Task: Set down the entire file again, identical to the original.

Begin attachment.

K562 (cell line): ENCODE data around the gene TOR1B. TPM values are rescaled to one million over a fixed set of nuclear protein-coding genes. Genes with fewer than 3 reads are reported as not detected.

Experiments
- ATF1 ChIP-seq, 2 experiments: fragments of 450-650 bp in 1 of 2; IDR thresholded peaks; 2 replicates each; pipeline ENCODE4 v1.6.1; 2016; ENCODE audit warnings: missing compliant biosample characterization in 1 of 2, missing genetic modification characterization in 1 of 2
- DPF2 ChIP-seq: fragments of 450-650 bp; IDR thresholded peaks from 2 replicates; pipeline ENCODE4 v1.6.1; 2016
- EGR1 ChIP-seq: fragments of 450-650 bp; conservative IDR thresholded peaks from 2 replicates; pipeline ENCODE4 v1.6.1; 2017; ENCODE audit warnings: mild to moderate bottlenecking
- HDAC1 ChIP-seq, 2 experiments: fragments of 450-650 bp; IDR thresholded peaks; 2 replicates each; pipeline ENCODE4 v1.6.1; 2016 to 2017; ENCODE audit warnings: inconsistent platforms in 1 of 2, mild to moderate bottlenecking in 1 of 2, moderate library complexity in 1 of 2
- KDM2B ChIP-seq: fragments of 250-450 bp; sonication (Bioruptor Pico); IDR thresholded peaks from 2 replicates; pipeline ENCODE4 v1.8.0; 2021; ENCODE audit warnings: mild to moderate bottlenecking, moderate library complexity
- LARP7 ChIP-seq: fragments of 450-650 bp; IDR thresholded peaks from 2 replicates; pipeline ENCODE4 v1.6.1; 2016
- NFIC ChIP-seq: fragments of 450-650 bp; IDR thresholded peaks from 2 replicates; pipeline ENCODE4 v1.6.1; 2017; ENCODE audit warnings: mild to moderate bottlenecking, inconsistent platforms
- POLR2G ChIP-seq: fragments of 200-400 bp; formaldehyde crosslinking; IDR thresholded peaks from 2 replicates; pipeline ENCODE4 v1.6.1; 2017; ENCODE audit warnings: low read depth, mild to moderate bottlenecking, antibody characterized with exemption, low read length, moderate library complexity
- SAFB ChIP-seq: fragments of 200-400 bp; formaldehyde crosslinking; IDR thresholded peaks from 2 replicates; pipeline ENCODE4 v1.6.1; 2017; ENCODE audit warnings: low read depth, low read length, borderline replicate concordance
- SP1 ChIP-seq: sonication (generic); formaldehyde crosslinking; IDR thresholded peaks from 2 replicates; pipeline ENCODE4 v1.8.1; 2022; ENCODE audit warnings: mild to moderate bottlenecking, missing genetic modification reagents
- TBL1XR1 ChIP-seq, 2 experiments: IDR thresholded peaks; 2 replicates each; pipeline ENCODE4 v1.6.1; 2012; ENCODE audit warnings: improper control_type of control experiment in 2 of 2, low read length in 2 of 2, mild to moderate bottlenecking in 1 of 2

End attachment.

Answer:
K562 (cell line): ENCODE data around the gene TOR1B. TPM values are rescaled to one million over a fixed set of nuclear protein-coding genes. Genes with fewer than 3 reads are reported as not detected.

Experiments
- ATF1 ChIP-seq, 2 experiments: fragments of 450-650 bp in 1 of 2; IDR thresholded peaks; 2 replicates each; pipeline ENCODE4 v1.6.1; 2016; ENCODE audit warnings: missing compliant biosample characterization in 1 of 2, missing genetic modification characterization in 1 of 2
- DPF2 ChIP-seq: fragments of 450-650 bp; IDR thresholded peaks from 2 replicates; pipeline ENCODE4 v1.6.1; 2016
- EGR1 ChIP-seq: fragments of 450-650 bp; conservative IDR thresholded peaks from 2 replicates; pipeline ENCODE4 v1.6.1; 2017; ENCODE audit warnings: mild to moderate bottlenecking
- HDAC1 ChIP-seq, 2 experiments: fragments of 450-650 bp; IDR thresholded peaks; 2 replicates each; pipeline ENCODE4 v1.6.1; 2016 to 2017; ENCODE audit warnings: inconsistent platforms in 1 of 2, mild to moderate bottlenecking in 1 of 2, moderate library complexity in 1 of 2
- KDM2B ChIP-seq: fragments of 250-450 bp; sonication (Bioruptor Pico); IDR thresholded peaks from 2 replicates; pipeline ENCODE4 v1.8.0; 2021; ENCODE audit warnings: mild to moderate bottlenecking, moderate library complexity
- LARP7 ChIP-seq: fragments of 450-650 bp; IDR thresholded peaks from 2 replicates; pipeline ENCODE4 v1.6.1; 2016
- NFIC ChIP-seq: fragments of 450-650 bp; IDR thresholded peaks from 2 replicates; pipeline ENCODE4 v1.6.1; 2017; ENCODE audit warnings: mild to moderate bottlenecking, inconsistent platforms
- POLR2G ChIP-seq: fragments of 200-400 bp; formaldehyde crosslinking; IDR thresholded peaks from 2 replicates; pipeline ENCODE4 v1.6.1; 2017; ENCODE audit warnings: low read depth, mild to moderate bottlenecking, antibody characterized with exemption, low read length, moderate library complexity
- SAFB ChIP-seq: fragments of 200-400 bp; formaldehyde crosslinking; IDR thresholded peaks from 2 replicates; pipeline ENCODE4 v1.6.1; 2017; ENCODE audit warnings: low read depth, low read length, borderline replicate concordance
- SP1 ChIP-seq: sonication (generic); formaldehyde crosslinking; IDR thresholded peaks from 2 replicates; pipeline ENCODE4 v1.8.1; 2022; ENCODE audit warnings: mild to moderate bottlenecking, missing genetic modification reagents
- TBL1XR1 ChIP-seq, 2 experiments: IDR thresholded peaks; 2 replicates each; pipeline ENCODE4 v1.6.1; 2012; ENCODE audit warnings: improper control_type of control experiment in 2 of 2, low read length in 2 of 2, mild to moderate bottlenecking in 1 of 2